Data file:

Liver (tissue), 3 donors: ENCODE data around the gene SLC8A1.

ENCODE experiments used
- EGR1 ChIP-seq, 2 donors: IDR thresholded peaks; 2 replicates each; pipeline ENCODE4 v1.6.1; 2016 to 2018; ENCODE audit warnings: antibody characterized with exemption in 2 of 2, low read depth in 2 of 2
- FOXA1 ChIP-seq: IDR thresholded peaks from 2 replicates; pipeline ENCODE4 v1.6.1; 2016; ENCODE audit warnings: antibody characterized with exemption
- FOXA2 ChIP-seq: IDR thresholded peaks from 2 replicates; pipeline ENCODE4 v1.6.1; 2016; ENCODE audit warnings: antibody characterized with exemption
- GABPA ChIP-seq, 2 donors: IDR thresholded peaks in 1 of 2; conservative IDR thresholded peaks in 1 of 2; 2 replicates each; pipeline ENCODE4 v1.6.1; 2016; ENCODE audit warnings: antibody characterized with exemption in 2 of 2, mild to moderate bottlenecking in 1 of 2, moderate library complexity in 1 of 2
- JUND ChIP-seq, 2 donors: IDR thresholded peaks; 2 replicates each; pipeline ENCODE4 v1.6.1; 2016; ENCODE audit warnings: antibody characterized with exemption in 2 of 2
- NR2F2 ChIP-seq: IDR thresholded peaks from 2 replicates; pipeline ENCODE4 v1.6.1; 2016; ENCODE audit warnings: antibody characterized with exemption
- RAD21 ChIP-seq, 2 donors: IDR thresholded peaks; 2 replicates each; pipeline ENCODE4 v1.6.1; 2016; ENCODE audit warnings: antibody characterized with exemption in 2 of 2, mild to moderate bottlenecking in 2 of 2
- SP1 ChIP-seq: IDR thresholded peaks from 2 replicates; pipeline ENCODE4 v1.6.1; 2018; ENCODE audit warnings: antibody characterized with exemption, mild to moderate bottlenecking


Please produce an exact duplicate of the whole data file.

Liver (tissue), 3 donors: ENCODE data around the gene SLC8A1.

ENCODE experiments used
- EGR1 ChIP-seq, 2 donors: IDR thresholded peaks; 2 replicates each; pipeline ENCODE4 v1.6.1; 2016 to 2018; ENCODE audit warnings: antibody characterized with exemption in 2 of 2, low read depth in 2 of 2
- FOXA1 ChIP-seq: IDR thresholded peaks from 2 replicates; pipeline ENCODE4 v1.6.1; 2016; ENCODE audit warnings: antibody characterized with exemption
- FOXA2 ChIP-seq: IDR thresholded peaks from 2 replicates; pipeline ENCODE4 v1.6.1; 2016; ENCODE audit warnings: antibody characterized with exemption
- GABPA ChIP-seq, 2 donors: IDR thresholded peaks in 1 of 2; conservative IDR thresholded peaks in 1 of 2; 2 replicates each; pipeline ENCODE4 v1.6.1; 2016; ENCODE audit warnings: antibody characterized with exemption in 2 of 2, mild to moderate bottlenecking in 1 of 2, moderate library complexity in 1 of 2
- JUND ChIP-seq, 2 donors: IDR thresholded peaks; 2 replicates each; pipeline ENCODE4 v1.6.1; 2016; ENCODE audit warnings: antibody characterized with exemption in 2 of 2
- NR2F2 ChIP-seq: IDR thresholded peaks from 2 replicates; pipeline ENCODE4 v1.6.1; 2016; ENCODE audit warnings: antibody characterized with exemption
- RAD21 ChIP-seq, 2 donors: IDR thresholded peaks; 2 replicates each; pipeline ENCODE4 v1.6.1; 2016; ENCODE audit warnings: antibody characterized with exemption in 2 of 2, mild to moderate bottlenecking in 2 of 2
- SP1 ChIP-seq: IDR thresholded peaks from 2 replicates; pipeline ENCODE4 v1.6.1; 2018; ENCODE audit warnings: antibody characterized with exemption, mild to moderate bottlenecking